Step 1: Lay the groundwork
Do a little preparation and even the worst hangover won’t make you lose sight of your fitness goals
Stock your cupboards
‘Food such as eggs, fish and avocado are high in B vitamins which will provide energy that’s been depleted by alcohol and caffeine,’ says Nuffield Health nutritionist Nick Wilkinson. ‘Strengthen your immune system with zinc, found in turkey, lamb and sesame seeds. Cruciferous vegetables such as sprouts, broccoli and cauliflower increase your glutathione, which supports your liver functions – including processing alcohol.’
Have a goal
‘Be clear with yourself about what your goal is,’ says performance coach Brendan Chaplin. ‘For example, it might be to drop 2kg of your bodyweight. The clearer you are, the better the chance of success you’ve got.’ That way if you fall off the wagon, you’ll have a better idea of what you need to do to get back on track (rather than just, ‘Oh, I’ll work out a bit harder tomorrow’).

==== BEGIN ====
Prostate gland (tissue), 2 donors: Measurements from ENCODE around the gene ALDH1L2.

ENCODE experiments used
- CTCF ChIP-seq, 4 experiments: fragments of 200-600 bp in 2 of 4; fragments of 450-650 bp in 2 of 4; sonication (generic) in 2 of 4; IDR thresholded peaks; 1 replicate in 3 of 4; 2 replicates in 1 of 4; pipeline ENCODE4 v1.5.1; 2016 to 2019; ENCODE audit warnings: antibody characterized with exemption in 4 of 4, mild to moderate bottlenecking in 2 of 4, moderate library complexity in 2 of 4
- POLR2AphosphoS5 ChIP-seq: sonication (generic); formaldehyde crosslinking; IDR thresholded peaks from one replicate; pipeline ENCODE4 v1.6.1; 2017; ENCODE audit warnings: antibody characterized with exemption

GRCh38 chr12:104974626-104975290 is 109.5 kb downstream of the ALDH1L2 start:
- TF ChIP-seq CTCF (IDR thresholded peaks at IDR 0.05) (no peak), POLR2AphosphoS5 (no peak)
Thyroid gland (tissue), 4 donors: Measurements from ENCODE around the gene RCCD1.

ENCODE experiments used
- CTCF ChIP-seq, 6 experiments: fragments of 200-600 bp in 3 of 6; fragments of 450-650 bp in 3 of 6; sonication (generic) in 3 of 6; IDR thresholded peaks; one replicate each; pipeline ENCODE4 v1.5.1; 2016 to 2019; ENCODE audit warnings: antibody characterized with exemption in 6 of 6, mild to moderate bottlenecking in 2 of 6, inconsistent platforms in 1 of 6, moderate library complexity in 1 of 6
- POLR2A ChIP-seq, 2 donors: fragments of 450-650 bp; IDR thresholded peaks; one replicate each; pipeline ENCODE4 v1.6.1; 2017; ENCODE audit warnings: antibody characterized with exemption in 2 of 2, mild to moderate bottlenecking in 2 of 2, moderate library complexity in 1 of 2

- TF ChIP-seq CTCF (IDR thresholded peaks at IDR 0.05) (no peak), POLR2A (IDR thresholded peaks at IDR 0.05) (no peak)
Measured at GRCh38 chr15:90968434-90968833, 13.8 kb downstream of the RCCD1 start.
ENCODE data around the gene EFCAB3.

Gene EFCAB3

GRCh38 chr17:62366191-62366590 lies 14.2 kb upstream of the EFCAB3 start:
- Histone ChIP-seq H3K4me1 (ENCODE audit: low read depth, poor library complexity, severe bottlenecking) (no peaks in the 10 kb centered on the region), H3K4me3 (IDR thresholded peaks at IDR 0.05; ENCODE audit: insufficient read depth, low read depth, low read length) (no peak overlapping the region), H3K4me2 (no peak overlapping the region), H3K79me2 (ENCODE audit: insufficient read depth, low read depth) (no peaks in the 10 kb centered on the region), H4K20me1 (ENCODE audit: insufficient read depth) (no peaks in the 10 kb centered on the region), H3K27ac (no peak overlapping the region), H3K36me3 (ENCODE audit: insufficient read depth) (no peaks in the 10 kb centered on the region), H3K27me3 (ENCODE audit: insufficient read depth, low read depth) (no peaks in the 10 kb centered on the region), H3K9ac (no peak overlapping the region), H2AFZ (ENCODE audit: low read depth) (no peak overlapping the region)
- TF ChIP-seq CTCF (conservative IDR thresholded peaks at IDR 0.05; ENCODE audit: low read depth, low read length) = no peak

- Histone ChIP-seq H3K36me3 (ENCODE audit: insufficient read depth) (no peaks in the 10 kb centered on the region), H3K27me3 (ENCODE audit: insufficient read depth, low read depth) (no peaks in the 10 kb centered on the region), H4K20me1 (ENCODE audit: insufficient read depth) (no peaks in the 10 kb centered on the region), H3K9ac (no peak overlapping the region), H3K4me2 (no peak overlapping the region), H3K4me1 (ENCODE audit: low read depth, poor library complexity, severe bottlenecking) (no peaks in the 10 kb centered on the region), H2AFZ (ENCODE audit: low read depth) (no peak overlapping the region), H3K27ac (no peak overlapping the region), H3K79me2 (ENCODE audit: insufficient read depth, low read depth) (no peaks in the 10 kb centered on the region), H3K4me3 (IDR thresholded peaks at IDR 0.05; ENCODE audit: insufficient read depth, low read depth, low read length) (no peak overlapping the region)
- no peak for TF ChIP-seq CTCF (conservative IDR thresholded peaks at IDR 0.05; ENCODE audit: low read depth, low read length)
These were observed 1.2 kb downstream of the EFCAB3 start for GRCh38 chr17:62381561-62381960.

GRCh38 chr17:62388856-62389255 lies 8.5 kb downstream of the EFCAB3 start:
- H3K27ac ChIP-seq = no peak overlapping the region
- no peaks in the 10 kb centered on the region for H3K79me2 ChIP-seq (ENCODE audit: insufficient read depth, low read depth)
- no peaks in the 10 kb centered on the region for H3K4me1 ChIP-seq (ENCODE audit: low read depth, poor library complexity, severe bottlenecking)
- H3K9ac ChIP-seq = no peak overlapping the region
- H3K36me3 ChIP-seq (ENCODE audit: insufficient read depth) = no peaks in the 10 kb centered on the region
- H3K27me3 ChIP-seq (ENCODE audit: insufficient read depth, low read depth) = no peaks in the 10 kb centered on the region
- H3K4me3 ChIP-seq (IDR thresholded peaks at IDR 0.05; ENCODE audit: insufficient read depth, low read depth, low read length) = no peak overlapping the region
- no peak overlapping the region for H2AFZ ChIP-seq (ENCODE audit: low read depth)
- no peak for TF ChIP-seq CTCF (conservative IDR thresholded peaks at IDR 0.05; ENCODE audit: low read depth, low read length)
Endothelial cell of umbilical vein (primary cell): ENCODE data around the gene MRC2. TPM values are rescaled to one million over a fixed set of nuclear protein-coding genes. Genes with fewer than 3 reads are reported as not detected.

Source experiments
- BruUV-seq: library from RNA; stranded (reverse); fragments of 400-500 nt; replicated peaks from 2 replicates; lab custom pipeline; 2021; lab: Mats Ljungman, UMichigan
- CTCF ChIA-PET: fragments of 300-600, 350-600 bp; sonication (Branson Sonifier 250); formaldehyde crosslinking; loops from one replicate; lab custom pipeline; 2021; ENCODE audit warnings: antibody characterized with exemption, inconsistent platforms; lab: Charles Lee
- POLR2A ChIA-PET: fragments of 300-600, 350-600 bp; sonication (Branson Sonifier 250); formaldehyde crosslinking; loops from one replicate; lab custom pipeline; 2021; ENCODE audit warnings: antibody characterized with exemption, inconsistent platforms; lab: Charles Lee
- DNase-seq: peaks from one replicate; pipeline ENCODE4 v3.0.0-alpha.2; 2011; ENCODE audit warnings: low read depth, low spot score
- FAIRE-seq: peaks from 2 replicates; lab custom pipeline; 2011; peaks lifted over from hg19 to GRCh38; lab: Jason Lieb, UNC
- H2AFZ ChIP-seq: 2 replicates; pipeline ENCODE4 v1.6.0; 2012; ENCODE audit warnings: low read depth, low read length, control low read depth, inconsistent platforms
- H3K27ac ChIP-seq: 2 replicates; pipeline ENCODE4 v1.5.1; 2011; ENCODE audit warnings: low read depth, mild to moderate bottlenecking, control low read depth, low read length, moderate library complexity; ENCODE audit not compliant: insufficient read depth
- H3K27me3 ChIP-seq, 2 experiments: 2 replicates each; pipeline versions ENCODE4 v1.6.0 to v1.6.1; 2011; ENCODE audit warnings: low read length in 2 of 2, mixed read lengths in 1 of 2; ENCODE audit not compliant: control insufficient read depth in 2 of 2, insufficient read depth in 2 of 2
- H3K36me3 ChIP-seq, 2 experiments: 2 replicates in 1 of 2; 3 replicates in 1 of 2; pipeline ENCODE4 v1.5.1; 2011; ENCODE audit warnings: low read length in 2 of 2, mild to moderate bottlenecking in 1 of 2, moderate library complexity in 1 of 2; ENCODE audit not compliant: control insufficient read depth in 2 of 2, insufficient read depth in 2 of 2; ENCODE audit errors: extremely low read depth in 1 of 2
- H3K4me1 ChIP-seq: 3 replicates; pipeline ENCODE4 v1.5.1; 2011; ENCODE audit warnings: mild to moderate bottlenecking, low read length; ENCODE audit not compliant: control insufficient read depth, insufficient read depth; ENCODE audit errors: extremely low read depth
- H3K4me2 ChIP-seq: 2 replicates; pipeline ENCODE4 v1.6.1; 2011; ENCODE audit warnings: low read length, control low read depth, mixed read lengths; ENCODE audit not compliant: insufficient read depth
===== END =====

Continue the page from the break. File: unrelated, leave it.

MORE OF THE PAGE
Use ‘if-then’ plans
Decide your actions in advance and you’re far more likely to stick to them, according to a University of Leeds study. Make a list of all the temptations you’ll encounter and what you response will be. For example, if I’m offered mince pies, then I will only have one.
Create a vision board
‘Have a photo of yourself in good shape or of someone you admire somewhere prominent, such as your phone’s background or inside your front door,’ says Chaplin. ‘Use it to remind you of your goals and the rewards you’ll give yourself if you stick to them.’
Allow for slip-ups
‘You’ve got to accept that you’ll eat and drink more than normal,’ says Chaplin. ‘If you understand that it’s going to happen then you’ve got a much greater chance of controlling elements such as when and how much.’ If you’re eating three decent meals a day, seven days a week, you can afford for 10% to be less than optimal.